2017: When AI came of age at game playing

I’m sure that in years to come, 2017 will be seen as the time when artificial intelligence came of age in terms of game playing. At least, in terms of board games.

In fact, it was back in March 2016 that Deepmind’s AlphaGo system won a Go match against a top professional player, Lee Sedol. That was followed up with a 3–0 victory in a match against the world №1 ranked player, Ke Jie, in May 2017.

You could be forgiven for thinking that’s the end of the road and there’s little more to do. However, Deepmind stepped this up another level and created AlphaGo Zero. The difference here is that AlphaGo used machine learning techniques to derive a game playing strategy from examples of human play, whilst AlphaGo Zero did not. Instead, AlphaGo Zero was given the rules of play and then left to play itself, learning from it’s own successes and mistakes.

The result: in October 2017, after 40 days of training, AlphaGo Zero beat all of the previous iterations of AlphaGo.

That’s with no prior knowledge. It’s also worth noting that Zero beat the March 2016 version after just 3 days of training — a sobering thought, when you consider that the March 2016 version had the benefit of starting with the accumulated knowledge of thousands of years of human play.

For me, this is hugely impressive. The game of Go is massively complex and has the interesting property that human masters are playing moves based on intuition rather than calculation. The neural networks within AlphaGo and it’s successors are obviously employing considerable computing power, but are in some sense able to replicate the intuitive play of humans.

Although I’m not a Go player, I did watch some of the coverage of the Lee games. It was very interesting to see the commentators trying to make sense of key moves made by the computer. These moves were unexpected and creative, leaving the humans scrambling to make sense of these new ideas.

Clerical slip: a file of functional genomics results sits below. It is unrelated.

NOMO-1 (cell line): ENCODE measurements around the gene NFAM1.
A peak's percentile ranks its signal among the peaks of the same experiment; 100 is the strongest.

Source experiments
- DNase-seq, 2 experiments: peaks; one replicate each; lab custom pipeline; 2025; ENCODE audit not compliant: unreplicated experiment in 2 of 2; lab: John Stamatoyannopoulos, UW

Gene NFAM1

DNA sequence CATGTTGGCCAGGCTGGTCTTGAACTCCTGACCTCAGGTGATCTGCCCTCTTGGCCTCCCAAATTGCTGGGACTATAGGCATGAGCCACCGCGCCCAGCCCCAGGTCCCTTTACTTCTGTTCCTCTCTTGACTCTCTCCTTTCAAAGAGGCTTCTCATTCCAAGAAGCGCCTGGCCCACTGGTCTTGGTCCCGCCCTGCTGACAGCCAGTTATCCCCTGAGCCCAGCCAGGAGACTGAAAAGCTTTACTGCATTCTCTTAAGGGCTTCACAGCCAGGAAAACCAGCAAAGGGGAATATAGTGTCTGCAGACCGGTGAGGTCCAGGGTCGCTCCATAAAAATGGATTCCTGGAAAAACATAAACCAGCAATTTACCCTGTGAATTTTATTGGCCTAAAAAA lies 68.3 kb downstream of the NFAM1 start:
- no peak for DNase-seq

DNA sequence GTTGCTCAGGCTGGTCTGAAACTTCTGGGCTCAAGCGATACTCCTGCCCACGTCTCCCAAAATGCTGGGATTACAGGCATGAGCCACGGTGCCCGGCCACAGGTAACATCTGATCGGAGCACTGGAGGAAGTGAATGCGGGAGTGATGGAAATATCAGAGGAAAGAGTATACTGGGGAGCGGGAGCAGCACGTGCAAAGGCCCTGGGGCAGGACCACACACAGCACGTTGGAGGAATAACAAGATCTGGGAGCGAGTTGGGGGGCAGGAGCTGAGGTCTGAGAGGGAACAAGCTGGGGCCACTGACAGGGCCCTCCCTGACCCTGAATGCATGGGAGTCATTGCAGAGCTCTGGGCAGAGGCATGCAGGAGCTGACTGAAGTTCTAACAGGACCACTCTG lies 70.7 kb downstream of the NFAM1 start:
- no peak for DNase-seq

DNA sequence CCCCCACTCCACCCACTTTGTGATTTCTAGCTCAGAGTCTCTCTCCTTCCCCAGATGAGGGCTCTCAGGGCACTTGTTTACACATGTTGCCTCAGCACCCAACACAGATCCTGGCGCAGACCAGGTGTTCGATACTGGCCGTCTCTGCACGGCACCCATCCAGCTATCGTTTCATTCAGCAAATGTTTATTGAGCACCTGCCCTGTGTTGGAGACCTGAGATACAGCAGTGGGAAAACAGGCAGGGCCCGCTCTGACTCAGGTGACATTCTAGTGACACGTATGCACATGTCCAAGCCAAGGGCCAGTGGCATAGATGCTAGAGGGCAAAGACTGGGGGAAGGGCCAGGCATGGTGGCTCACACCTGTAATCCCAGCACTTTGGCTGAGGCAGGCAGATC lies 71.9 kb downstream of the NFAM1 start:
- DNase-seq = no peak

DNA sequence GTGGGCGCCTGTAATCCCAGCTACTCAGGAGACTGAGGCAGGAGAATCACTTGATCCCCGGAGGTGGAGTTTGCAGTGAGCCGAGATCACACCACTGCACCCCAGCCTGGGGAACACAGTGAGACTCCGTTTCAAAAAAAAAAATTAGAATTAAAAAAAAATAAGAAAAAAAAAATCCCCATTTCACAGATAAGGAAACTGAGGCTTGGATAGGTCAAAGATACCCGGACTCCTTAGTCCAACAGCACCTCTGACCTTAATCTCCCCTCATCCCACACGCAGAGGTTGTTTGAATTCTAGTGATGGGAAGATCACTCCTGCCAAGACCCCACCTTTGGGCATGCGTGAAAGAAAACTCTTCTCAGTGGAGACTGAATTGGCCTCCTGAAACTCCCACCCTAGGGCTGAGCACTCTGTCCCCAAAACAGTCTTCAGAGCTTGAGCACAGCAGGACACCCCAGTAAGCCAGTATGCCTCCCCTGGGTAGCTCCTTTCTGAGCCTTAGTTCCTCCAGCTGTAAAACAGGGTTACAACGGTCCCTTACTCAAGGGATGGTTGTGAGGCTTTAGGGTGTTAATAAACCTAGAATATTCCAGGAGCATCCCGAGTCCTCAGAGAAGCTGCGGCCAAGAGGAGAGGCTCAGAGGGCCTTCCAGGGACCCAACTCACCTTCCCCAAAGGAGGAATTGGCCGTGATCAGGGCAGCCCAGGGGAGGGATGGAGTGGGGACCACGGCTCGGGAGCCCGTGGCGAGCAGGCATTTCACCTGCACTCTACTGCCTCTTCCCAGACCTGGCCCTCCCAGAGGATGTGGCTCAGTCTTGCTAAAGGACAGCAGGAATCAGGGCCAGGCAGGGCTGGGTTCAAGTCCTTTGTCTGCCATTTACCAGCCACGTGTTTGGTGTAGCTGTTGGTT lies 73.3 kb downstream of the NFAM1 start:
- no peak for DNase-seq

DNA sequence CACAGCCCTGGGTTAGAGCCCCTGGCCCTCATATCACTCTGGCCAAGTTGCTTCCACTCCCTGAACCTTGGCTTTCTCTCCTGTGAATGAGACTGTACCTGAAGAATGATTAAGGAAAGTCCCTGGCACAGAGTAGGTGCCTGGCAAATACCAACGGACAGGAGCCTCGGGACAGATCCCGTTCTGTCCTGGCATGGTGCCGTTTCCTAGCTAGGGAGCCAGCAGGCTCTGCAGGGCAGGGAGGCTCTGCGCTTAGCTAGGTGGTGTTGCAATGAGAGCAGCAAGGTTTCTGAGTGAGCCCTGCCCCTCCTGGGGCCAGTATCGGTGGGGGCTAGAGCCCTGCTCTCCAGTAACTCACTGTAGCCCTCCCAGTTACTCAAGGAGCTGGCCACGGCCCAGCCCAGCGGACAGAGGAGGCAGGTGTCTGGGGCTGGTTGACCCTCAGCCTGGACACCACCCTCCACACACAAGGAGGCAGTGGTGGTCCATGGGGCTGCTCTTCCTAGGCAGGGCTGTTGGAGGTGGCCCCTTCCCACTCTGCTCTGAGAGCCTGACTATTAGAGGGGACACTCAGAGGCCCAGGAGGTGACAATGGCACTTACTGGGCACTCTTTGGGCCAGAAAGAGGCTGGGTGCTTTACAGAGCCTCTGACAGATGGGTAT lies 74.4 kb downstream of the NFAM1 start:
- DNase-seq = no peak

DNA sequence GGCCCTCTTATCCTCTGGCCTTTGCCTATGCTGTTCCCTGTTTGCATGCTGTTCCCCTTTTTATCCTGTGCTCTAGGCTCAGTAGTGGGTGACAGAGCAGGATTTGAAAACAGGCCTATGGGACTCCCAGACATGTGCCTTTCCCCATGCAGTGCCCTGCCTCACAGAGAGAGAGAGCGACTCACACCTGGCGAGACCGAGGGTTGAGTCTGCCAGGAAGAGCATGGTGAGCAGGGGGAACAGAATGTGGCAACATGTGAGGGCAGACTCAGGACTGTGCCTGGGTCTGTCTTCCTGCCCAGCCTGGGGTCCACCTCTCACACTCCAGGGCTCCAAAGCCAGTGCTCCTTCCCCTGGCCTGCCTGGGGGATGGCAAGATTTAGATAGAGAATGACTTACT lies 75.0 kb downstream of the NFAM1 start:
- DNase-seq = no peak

This is reflective of chess, where computers have been better than humans for a couple of decades, after DeepBlue beat World Champion Garry Kasparov in 1997. Modern chess grandmasters now routinely use chess “engines” for analysis and to improve their own play. In fact, to some extent this has changed the face of chess competitions, where grandmasters are far more likely to play “blitz” matches (matches with short time limits of 5 minutes per player). After all, if the machines are better at the game in absolute terms, there is less attraction for humans to play long (4+ hours) matches to push the boundaries of a skill which could be surpassed by machines.

Chess brings me to the final triumph of AI in 2017.

Although the AlphaGo matches were a fantastic demonstration of AI game playing, one caveat was that the AI was narrow — in the sense that it was just tasked with one job, playing Go. In fact, at Udacity Intersect 2017, in March 2017, Sebastian Thrun was asked what he thought of AlphaGo and what the future of AI would bring. Sebastian, as the founder of GoogleX, is as good as anyone out there at envisioning the future — so I was interested to hear his view that AlphaGo was impressive, but narrow and “well, it can’t play chess”.

But in December 2017, Deepmind announced that a new iteration of their AI system, now dubbed AlphaZero, had beaten the current state-of-the-art chess playing program, StockFish. Again, the approach was to start from just the rules and learn by self-play. The really scary part — this took just 4 hours of training. And note that StockFish is better than the current human world champion by some margin. As one chess grandmaster put it, “I always wondered how it would be if a superior species landed on earth and showed us how they played chess, now I know". Again, there was a scramble for humans to figure out new moves and ideas from the AlphaZero vs StockFish games.

AlphaZero can also play Shogi, as well as both Chess and Go, which is a major step forward for this kind of generic reinforcement learning algorithm.

OK, so there are some criticisms as to whether the AlphaZero matches against leading chess and shogi programs were conducted in a fair way. For example, in the chess match, AlphaZero and StockFish were restricted to one minute per move and StockFish was running on lesser computing hardware than AlphaZero. But that doesn’t diminish the achievement of having one algorithm which can learn this wide range of game-playing tasks — something which would have been unimaginable … well, less than 12 months ago.

So 2017 was the year in which an AI algorithm was able to surpass humans in multiple disciplines and without even needing human inputs to train the system — just the rules and the space to self-play. I think that in years to come, this will be seen as a critical advancement.

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